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“I can spot a creeper a mile away, and I will do anything to get my distance from them”

In Stories, street harassment | on 02.19.12 | by | Comments ( 3 )

I have been harassed all my life. I try not to let it dictate how I dress, but I am always grateful when it gets cold outside because then I have the added protection of a coat and maybe even a hat and scarf. Even then, I am harassed, when men cannot even see what I look like. It’s simply because I am young, and a woman, and, to them, an object.

It started when I was young, maybe ten or eleven. I was visiting my uncle’s house with my family. He lived near my grandparents in a very poor part of the region. His next-door neighbors’ son still lived at home, even though he was in his 30s. I had never spoken with him or interacted with him, yet as I got in the car to leave my uncle’s house, he looked at me and deliberately made oral sex motions with his hands, gesturing toward his penis. My parents were turned the other way, talking to my uncle, so they did not see this. I was young enough to not understand what he was doing right away, but I knew it was something bad. I never told my parents, maybe because I was unsure of what I really saw or maybe because I was afraid of “causing trouble”.

Later, in college, I got hit on by boys all the time, driving in their cars shouting, “Hey sexy!” or “Wanna get in my car?” I dismissed it as drunkenness or the “frat” culture.

My worst experience, though, was when I was studying abroad. I took the same route to school every day, walking, although I should have taken a taxi. I never felt particularly unsafe in spite of the high level of comments and innuendos by men. One day, I crossed a walking bridge. I saw a young man, maybe in his 20s, approaching from the other side, and I made sure I was far to the right so he could pass. My eyes were lowered. Suddenly, I was pressed against him, my schoolbag smashed between us. His face was near my neck, and I felt his hands squeezing my ass. It felt like forever, but I was in shock. I had never had someone touch me in public, and somehow I thought that being in public in daylight made me “safe.” Finally, I started screaming, and the man ran away. I stood, shaking, on the bridge, as two businessmen walked up the stairs. They had to have heard my scream, but they did nothing. They didn’t look at me or even acknowledge my presence. I cried all the way to school and never walked alone again. I only told a couple people about it.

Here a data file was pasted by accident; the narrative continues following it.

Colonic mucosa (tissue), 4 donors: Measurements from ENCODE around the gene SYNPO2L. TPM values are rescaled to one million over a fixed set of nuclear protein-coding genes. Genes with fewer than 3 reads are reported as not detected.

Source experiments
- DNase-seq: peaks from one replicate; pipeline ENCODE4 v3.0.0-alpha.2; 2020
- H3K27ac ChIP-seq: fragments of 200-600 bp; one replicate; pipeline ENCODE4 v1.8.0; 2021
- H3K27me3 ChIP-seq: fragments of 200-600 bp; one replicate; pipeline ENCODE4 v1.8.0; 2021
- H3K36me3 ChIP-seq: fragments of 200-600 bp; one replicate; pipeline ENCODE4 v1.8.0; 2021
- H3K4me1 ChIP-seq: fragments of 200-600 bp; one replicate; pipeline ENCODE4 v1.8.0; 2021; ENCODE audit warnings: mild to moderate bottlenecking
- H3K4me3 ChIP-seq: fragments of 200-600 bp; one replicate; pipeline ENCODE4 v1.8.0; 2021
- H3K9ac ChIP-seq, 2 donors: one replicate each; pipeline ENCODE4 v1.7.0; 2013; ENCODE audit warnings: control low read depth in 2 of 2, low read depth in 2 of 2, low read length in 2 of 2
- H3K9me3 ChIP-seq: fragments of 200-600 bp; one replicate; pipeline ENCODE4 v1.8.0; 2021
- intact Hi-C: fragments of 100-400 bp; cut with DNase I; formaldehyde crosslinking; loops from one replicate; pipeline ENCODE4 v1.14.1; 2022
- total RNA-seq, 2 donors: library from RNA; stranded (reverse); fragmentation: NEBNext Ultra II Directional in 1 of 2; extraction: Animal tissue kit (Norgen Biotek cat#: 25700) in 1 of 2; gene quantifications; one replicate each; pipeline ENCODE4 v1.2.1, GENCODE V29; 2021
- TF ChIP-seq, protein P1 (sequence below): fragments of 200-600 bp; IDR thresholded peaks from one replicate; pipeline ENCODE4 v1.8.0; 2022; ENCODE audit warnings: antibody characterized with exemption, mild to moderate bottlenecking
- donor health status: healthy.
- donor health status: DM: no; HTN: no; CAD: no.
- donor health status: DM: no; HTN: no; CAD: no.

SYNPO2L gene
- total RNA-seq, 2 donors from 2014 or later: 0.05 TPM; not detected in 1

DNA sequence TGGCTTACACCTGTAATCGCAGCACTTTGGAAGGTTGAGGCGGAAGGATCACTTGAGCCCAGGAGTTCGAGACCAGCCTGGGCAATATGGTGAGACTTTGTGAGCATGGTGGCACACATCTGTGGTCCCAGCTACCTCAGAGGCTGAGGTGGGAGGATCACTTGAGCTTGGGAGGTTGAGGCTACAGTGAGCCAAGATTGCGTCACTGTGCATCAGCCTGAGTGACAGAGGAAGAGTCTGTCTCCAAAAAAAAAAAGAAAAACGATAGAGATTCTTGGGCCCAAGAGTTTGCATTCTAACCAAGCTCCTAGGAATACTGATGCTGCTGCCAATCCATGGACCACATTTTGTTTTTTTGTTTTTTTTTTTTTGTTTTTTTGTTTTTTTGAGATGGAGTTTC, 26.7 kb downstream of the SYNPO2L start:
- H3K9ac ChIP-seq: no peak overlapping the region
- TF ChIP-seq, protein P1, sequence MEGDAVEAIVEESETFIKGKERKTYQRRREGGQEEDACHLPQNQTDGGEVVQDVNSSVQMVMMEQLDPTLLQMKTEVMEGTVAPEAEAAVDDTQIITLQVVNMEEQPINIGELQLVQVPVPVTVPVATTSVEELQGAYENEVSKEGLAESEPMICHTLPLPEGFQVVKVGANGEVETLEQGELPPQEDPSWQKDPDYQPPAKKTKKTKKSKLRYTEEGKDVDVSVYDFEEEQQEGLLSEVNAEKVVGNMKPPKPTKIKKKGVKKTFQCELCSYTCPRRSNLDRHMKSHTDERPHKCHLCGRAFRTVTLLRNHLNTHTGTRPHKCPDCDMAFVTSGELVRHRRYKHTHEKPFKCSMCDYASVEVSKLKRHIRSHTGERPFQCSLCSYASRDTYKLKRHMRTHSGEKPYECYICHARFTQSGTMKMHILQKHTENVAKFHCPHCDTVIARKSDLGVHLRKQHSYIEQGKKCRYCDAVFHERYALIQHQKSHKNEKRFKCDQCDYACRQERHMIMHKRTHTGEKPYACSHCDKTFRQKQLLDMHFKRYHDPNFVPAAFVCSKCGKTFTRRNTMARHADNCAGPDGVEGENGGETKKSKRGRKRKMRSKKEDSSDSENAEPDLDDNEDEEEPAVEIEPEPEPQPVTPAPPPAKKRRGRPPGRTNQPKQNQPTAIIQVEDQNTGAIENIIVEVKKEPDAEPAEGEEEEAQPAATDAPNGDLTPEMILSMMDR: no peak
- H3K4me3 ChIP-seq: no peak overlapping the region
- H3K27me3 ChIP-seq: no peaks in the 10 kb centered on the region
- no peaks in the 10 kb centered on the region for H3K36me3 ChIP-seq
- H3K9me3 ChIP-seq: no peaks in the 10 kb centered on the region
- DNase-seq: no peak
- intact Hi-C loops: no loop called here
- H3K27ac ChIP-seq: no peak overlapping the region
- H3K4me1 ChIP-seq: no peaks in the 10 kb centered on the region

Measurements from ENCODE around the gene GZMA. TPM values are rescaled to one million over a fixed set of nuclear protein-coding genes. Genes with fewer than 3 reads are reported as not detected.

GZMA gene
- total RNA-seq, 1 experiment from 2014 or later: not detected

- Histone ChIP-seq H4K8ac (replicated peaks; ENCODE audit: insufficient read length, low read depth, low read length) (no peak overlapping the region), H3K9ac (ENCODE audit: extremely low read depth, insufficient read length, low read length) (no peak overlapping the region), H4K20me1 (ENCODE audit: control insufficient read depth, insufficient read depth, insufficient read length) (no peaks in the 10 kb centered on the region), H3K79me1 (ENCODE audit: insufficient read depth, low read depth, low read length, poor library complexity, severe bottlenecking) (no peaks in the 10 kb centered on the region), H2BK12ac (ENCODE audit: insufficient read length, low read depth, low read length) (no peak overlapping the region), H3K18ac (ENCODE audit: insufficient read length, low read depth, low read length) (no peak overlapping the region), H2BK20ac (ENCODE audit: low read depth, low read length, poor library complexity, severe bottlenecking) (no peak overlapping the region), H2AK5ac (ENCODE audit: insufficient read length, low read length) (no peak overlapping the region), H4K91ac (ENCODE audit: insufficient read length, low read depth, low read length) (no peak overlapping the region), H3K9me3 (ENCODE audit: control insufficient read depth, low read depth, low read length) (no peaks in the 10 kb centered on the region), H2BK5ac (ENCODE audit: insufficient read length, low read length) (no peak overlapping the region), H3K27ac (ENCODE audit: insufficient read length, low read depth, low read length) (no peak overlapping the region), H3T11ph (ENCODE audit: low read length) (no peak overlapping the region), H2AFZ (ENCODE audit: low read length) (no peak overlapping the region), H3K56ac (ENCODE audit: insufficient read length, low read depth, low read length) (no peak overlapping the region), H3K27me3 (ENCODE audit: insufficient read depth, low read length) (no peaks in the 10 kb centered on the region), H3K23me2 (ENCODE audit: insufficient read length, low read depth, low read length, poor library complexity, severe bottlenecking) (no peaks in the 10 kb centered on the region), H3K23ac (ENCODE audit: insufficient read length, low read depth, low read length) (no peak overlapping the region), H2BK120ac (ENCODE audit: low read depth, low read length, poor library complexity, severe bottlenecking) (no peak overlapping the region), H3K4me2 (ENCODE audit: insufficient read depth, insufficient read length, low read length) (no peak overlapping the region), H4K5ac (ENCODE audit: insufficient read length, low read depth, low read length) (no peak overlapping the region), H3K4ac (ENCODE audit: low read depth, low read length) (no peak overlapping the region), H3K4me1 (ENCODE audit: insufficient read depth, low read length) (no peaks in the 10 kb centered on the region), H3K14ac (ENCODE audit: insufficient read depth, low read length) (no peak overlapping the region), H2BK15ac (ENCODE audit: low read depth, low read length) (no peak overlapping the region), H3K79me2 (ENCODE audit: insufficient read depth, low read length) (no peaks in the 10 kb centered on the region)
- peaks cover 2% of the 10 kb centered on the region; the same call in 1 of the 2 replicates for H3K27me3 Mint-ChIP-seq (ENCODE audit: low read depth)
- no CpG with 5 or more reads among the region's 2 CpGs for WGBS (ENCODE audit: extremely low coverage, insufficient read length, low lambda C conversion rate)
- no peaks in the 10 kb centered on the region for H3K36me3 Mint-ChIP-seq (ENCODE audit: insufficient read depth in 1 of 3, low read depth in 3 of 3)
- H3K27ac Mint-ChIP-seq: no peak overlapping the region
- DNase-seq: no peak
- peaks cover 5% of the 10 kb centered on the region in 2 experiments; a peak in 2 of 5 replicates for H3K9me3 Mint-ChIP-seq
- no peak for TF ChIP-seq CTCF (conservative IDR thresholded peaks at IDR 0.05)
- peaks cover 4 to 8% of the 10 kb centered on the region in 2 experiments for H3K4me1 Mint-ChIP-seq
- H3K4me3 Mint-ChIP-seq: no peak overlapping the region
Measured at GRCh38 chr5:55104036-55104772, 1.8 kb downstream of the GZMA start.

Months later, I was at a bar and going to retrieve my coat with my friend from the coat check. We passed two young men as he walked, and one reached around and pinched my ass. I turned around, in shock, and he gave me this slow smile, like he knew I really liked it. I wish I had run after him; I had friends that were standing near the exit waiting to leave. I didn’t though, and when I expressed my extreme anger and frustration over the incident, my friends seemed nonchalant, as if I should expect to be groped a little because I dared to go to a bar. They did not know my previous encounter, so maybe they did not understand how violated I felt.